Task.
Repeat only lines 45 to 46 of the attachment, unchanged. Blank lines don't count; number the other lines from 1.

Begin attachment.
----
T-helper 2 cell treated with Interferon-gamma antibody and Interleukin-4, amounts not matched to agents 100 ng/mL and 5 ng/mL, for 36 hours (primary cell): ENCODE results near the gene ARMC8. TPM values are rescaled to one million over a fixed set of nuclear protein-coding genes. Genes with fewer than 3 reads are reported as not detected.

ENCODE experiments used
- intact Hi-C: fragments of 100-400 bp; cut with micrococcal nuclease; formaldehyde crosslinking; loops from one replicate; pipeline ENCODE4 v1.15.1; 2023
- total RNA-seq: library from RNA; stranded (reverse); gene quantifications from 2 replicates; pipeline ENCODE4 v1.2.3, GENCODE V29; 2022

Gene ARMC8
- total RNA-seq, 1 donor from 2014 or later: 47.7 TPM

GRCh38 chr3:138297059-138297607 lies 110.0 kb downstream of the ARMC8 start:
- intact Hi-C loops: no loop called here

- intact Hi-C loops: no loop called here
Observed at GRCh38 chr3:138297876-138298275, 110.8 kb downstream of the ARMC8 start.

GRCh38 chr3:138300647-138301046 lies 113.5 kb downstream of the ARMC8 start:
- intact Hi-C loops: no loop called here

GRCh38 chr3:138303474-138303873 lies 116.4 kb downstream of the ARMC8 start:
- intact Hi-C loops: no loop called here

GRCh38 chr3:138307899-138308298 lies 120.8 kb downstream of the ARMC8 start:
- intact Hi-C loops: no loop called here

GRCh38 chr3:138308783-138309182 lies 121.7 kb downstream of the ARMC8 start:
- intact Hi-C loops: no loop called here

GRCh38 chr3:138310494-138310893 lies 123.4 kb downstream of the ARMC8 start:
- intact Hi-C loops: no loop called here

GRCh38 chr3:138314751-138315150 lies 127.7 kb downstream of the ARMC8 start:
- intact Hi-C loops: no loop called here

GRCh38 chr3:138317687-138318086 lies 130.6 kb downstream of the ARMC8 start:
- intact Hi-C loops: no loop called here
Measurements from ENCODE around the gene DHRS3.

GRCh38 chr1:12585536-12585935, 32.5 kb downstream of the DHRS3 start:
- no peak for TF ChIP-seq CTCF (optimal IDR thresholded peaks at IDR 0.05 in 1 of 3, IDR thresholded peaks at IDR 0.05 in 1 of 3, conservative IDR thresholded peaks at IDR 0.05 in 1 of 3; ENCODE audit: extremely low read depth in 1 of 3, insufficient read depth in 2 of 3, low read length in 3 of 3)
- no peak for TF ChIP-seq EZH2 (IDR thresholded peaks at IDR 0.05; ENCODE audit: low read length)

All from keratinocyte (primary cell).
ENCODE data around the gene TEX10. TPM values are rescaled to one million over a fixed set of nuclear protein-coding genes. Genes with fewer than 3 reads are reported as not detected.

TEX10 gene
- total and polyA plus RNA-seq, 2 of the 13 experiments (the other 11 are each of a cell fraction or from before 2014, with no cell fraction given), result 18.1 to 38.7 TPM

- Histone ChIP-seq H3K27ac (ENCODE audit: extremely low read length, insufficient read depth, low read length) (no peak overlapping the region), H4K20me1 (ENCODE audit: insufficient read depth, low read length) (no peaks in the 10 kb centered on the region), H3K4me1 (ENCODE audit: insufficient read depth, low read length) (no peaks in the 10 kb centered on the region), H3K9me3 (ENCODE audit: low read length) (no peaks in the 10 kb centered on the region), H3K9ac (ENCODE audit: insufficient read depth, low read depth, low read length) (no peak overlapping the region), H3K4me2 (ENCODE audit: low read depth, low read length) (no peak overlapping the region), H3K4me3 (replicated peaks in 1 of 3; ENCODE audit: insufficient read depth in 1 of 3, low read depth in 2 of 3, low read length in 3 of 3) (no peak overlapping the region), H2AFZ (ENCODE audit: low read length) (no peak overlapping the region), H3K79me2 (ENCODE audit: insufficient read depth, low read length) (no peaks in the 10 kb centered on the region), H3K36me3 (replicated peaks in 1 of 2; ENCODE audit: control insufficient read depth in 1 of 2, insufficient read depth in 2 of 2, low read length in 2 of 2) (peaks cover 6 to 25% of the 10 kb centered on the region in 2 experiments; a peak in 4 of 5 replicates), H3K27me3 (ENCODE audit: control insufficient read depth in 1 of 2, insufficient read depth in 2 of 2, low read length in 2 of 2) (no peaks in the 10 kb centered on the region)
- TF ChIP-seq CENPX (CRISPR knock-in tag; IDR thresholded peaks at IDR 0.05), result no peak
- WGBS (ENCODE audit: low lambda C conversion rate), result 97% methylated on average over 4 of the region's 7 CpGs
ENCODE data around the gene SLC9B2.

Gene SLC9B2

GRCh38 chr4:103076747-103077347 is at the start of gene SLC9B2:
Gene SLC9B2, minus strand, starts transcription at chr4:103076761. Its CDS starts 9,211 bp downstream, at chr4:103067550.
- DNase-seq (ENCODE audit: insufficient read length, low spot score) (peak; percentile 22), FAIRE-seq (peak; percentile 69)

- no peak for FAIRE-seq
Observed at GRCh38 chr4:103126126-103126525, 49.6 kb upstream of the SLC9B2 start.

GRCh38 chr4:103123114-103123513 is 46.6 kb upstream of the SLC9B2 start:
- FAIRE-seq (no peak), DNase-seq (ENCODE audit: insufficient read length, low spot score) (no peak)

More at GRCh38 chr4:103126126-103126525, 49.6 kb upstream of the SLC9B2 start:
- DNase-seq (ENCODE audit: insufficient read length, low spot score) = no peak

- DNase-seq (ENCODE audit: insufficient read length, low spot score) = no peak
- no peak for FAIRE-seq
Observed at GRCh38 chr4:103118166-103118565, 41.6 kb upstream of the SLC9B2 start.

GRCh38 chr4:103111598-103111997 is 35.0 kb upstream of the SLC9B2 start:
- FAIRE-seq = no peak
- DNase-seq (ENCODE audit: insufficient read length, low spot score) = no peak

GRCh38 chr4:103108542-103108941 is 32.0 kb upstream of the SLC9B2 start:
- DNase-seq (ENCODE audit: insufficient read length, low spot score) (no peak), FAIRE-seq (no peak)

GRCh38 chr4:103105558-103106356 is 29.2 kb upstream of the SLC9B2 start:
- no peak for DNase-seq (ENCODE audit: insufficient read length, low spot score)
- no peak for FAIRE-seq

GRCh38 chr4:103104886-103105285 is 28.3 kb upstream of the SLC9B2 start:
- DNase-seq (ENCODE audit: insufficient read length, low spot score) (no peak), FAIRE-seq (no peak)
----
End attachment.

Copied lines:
More at GRCh38 chr4:103126126-103126525, 49.6 kb upstream of the SLC9B2 start:
- DNase-seq (ENCODE audit: insufficient read length, low spot score) = no peak